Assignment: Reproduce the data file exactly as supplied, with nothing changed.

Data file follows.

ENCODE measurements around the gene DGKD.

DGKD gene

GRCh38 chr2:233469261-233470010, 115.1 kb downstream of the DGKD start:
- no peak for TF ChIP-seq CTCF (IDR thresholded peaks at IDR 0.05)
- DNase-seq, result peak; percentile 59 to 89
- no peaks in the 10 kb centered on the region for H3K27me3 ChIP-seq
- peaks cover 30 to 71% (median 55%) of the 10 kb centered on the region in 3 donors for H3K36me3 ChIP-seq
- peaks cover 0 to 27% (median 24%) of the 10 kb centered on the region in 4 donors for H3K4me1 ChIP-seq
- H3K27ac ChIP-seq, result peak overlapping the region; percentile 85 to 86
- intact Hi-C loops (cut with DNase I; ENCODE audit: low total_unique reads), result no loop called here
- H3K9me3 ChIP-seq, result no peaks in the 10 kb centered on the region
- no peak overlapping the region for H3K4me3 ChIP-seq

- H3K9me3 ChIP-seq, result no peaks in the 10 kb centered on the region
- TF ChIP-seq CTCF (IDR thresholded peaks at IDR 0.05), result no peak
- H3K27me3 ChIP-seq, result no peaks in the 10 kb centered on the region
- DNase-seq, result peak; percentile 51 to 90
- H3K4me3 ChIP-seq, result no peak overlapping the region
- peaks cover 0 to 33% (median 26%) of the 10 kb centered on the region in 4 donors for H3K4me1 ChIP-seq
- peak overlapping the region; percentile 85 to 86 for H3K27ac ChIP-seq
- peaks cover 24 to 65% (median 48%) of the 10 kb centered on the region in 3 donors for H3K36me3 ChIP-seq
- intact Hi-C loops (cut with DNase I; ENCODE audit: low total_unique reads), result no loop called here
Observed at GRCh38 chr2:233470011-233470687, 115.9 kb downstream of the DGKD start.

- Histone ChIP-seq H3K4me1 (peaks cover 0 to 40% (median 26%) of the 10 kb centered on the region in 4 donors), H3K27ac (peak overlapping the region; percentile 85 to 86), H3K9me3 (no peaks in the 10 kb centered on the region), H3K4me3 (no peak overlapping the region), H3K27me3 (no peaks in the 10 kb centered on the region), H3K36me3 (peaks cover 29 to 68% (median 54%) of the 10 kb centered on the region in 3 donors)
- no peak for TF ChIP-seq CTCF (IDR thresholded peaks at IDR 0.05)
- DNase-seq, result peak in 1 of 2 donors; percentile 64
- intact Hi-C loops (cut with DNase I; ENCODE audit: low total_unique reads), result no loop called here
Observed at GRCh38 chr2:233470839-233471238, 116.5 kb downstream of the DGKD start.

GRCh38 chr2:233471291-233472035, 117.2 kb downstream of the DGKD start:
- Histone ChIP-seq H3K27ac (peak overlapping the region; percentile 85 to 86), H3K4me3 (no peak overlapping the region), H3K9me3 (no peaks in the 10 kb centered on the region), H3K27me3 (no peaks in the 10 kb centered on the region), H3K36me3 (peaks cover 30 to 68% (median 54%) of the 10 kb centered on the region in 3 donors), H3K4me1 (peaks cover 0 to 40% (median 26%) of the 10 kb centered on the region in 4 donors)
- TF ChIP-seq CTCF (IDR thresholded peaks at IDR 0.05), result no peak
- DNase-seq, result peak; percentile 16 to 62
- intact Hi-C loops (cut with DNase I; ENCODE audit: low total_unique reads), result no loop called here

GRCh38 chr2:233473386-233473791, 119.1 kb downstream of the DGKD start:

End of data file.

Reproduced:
ENCODE measurements around the gene DGKD.

DGKD gene

GRCh38 chr2:233469261-233470010, 115.1 kb downstream of the DGKD start:
- no peak for TF ChIP-seq CTCF (IDR thresholded peaks at IDR 0.05)
- DNase-seq, result peak; percentile 59 to 89
- no peaks in the 10 kb centered on the region for H3K27me3 ChIP-seq
- peaks cover 30 to 71% (median 55%) of the 10 kb centered on the region in 3 donors for H3K36me3 ChIP-seq
- peaks cover 0 to 27% (median 24%) of the 10 kb centered on the region in 4 donors for H3K4me1 ChIP-seq
- H3K27ac ChIP-seq, result peak overlapping the region; percentile 85 to 86
- intact Hi-C loops (cut with DNase I; ENCODE audit: low total_unique reads), result no loop called here
- H3K9me3 ChIP-seq, result no peaks in the 10 kb centered on the region
- no peak overlapping the region for H3K4me3 ChIP-seq

- H3K9me3 ChIP-seq, result no peaks in the 10 kb centered on the region
- TF ChIP-seq CTCF (IDR thresholded peaks at IDR 0.05), result no peak
- H3K27me3 ChIP-seq, result no peaks in the 10 kb centered on the region
- DNase-seq, result peak; percentile 51 to 90
- H3K4me3 ChIP-seq, result no peak overlapping the region
- peaks cover 0 to 33% (median 26%) of the 10 kb centered on the region in 4 donors for H3K4me1 ChIP-seq
- peak overlapping the region; percentile 85 to 86 for H3K27ac ChIP-seq
- peaks cover 24 to 65% (median 48%) of the 10 kb centered on the region in 3 donors for H3K36me3 ChIP-seq
- intact Hi-C loops (cut with DNase I; ENCODE audit: low total_unique reads), result no loop called here
Observed at GRCh38 chr2:233470011-233470687, 115.9 kb downstream of the DGKD start.

- Histone ChIP-seq H3K4me1 (peaks cover 0 to 40% (median 26%) of the 10 kb centered on the region in 4 donors), H3K27ac (peak overlapping the region; percentile 85 to 86), H3K9me3 (no peaks in the 10 kb centered on the region), H3K4me3 (no peak overlapping the region), H3K27me3 (no peaks in the 10 kb centered on the region), H3K36me3 (peaks cover 29 to 68% (median 54%) of the 10 kb centered on the region in 3 donors)
- no peak for TF ChIP-seq CTCF (IDR thresholded peaks at IDR 0.05)
- DNase-seq, result peak in 1 of 2 donors; percentile 64
- intact Hi-C loops (cut with DNase I; ENCODE audit: low total_unique reads), result no loop called here
Observed at GRCh38 chr2:233470839-233471238, 116.5 kb downstream of the DGKD start.

GRCh38 chr2:233471291-233472035, 117.2 kb downstream of the DGKD start:
- Histone ChIP-seq H3K27ac (peak overlapping the region; percentile 85 to 86), H3K4me3 (no peak overlapping the region), H3K9me3 (no peaks in the 10 kb centered on the region), H3K27me3 (no peaks in the 10 kb centered on the region), H3K36me3 (peaks cover 30 to 68% (median 54%) of the 10 kb centered on the region in 3 donors), H3K4me1 (peaks cover 0 to 40% (median 26%) of the 10 kb centered on the region in 4 donors)
- TF ChIP-seq CTCF (IDR thresholded peaks at IDR 0.05), result no peak
- DNase-seq, result peak; percentile 16 to 62
- intact Hi-C loops (cut with DNase I; ENCODE audit: low total_unique reads), result no loop called here

GRCh38 chr2:233473386-233473791, 119.1 kb downstream of the DGKD start: